Work Choices vs Fair Work
The Workplace Relations and Other Amendments (Work Choices) Act 2005 was implemented from March 2006 to March 2008 and was considered to be the closest national system of workplace relations during that time. This covered 85% of the Australia employees however with the amendments made to this act, the Fair Work Act began to cover all employers and their employees. Additionally, there numerous other differences between the Work Choices Act 2005 and the Fair Work Act 2009 which are considered to be fairer and more just. I will be covering the main differences between these the Fair Work Act 2009 and its predecessor, focusing on how these differences affect the employers and employees directly. Lastly, I will evaluate how these employment relations have impacted my workplace and whether I perceive the workplace as a fairer workplace since the implementation of Fair Work Act 2009.
Coverage of Private Non-corporate employees
One of the biggest changes that Fair Work Act 2009 had over the Workplace Relations and Other Amendments (Work Choices) Act 2005 was the coverage of the Act across the nation. From 2006 to 2009 only the non-corporate employees of Victoria were covered by the Work Choices Act, which was unfair to the rest of the Australia. The employees of all the other states in Australia were still governed by the state industrial legislation which was considered less effective. The implementation of the Fair Work Act 2009 led to Australia’s first uniform, national industrial relations system which covered all employees of each state and territory, according to (Barnes & Lafferty, 2010).
Minimum Legislative Standards
This is another significant change which is considered to create a fairer industrial relations system as it impacts the employees’ pay and condition standards directly. The Work Choice Act 2005 introduced only 5 areas of fair pay and conditions standard, which covered wages, maximum ordinary hours of work, annual leave, personal leave and parental leave, (ComLaw, 2005). Fair Trading felt as though there were many areas which were not covered in the Work Choice Act 2005 and this lead to unfair treatment to the employees. The Fair Work Act 2009 introduced a total of 10 national employment standards which covered a lot of entitlements for the employees, resulting in a much fairer treatment from employers, (ComLaw, 2009).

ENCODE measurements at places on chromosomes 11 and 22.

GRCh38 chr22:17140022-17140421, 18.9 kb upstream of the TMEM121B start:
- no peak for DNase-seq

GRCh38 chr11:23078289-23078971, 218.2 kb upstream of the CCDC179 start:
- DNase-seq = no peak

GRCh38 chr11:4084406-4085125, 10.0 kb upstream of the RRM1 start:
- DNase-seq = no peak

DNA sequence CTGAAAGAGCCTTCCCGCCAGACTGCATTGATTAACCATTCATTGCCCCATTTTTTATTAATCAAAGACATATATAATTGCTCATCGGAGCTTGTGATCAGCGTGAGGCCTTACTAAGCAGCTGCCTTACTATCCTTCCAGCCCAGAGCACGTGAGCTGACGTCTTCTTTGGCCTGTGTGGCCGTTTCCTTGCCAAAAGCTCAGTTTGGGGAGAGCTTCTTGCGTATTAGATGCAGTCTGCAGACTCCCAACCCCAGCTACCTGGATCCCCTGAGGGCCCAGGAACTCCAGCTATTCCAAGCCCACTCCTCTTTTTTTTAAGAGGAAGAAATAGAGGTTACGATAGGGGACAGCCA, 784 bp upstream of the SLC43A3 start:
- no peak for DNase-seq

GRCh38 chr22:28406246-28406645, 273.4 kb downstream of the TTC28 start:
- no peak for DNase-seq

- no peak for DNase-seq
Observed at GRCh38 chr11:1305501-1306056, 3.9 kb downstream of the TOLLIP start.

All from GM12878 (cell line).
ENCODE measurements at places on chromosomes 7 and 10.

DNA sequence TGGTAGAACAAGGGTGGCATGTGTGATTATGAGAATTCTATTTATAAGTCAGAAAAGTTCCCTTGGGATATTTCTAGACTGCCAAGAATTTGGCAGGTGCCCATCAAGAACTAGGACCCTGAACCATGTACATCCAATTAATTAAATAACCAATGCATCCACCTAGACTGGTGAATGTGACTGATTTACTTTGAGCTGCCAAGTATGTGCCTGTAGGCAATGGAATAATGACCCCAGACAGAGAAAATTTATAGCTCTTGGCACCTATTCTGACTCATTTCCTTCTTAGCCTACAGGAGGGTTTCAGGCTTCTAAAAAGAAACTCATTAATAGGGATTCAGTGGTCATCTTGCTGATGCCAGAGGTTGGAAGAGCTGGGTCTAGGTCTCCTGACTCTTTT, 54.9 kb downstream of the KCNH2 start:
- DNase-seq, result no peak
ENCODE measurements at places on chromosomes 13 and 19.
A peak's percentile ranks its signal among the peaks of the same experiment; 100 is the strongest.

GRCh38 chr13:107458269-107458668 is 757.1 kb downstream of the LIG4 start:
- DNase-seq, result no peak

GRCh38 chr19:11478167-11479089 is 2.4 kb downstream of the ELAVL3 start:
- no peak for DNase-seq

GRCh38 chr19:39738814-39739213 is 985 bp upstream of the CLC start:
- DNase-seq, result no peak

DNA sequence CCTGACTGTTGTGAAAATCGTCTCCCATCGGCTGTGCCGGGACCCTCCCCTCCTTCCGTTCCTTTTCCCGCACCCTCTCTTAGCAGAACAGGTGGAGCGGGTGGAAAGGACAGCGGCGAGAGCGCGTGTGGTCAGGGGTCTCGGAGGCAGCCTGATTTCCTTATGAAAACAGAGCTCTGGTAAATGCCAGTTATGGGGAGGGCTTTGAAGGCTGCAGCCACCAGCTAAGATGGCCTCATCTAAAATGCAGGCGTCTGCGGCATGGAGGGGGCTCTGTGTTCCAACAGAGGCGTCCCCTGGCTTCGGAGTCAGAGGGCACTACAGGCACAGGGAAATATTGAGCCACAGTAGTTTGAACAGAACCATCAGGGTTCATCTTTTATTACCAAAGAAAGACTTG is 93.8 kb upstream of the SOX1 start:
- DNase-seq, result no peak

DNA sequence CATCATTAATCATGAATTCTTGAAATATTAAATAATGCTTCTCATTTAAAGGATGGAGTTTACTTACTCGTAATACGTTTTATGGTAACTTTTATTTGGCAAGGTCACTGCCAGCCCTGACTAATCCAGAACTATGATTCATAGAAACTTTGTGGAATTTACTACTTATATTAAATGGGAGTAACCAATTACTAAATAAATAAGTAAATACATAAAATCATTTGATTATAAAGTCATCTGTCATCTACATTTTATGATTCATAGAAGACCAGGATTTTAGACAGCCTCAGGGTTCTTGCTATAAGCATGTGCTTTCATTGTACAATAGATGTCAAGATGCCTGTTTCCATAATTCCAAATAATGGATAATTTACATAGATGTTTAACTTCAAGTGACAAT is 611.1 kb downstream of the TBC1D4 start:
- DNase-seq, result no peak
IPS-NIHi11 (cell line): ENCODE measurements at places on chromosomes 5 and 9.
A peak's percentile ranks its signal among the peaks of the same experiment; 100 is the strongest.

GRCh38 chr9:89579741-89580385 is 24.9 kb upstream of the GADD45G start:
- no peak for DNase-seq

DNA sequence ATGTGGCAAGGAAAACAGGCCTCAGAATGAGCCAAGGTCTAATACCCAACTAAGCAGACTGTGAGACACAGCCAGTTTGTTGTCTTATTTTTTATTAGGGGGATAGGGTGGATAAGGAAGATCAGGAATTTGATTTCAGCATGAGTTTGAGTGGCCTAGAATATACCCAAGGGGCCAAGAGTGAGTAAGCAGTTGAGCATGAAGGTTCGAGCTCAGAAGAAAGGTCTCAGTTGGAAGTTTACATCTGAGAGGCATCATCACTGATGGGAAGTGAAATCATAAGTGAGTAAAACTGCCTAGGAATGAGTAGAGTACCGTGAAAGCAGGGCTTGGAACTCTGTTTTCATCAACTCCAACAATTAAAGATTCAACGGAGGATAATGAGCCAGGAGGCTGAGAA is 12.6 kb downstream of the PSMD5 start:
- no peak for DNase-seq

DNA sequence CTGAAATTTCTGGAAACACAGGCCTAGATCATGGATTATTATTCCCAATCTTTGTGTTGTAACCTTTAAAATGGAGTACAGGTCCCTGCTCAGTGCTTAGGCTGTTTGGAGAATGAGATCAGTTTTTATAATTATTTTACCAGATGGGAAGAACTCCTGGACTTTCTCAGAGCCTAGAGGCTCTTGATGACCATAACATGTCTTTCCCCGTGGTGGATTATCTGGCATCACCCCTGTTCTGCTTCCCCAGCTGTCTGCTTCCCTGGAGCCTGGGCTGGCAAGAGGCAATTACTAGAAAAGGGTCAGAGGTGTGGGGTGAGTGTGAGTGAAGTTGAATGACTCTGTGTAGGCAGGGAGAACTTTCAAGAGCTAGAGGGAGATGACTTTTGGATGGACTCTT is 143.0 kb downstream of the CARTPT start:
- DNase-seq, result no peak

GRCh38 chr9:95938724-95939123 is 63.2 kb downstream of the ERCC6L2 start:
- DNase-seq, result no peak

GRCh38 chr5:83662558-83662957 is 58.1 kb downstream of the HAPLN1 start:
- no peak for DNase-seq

The role of the awards was diluted and digressed from the main purpose and central role of the Australian workplace relations system. The Work Choices Act 2005 reduced the amount of Federal Award Matters from 20 to 15. The central role of the awards was restored when the Fair Work Act 2009 was implemented. Furthermore, the Federal allowable award matters were reduced even further from 15 to only 10 award matters. Modern rewards also include flexibility clause which created a sense of flexibility between the employers and employees specific arrangements. Therefore, if there were arrangements which could satisfy both the employer’s and employee’s needs than it could be done under the flexibility clause. These were known as individual flexibility arrangements and were very effective. To ensure that the modern awards did not impact the employees’ minimum wage, all employers were not permitted to pay their employees less than they did prior to the implementation of the new modern awards.
One of the most significant improvements to the Fair Work Act which made it much fairer was the collective nature rather than the individual bargaining. With the introduction of the Fair Work Act, any new Australian Workplace Agreements and Individual Transitional Employee Agreements can no longer be made, (Creighton, 2011).......
Under the Work Choices Act there were six types of agreements however under the Fair Work Act 2009, there are now only four types of agreements which are:
One of the most common issues in workplace relations is when employees feel that they are dismissed unfairly. Therefore in order to improve the fairness of the Fair Work Act 2009 enables employees to lodge unfair dismissal claims if they believe that they were dismissed unlawfully or unfairly, (Chapman, 2009).
According to Fair Work Act of 2009, an employee is able to file for a unfair dismissal claim if the he or she has been employed for more than 12 months, covered by an award or agreement and earns less than the high income threshold which at the moment is $108,300 a year. This must be done within 14 days of being dismissed unfairly. If the claim is successful then he or she is either reinstated by the employer or compensated up to a maximum of the lesser of 26 weeks’ pay or $54,150.
There are many similarities in this area, between the Work Choices Act and Fair Work Act, however there are still some improvements which have made the Employment relations fairer and more reasonable for both employers and employees. one of the main differences is the abolishment of the bargaining period, according to (Forsyth & Stewart (Eds.), 2009).
Right of entry
The Work Choices Act implemented several restrictions…...
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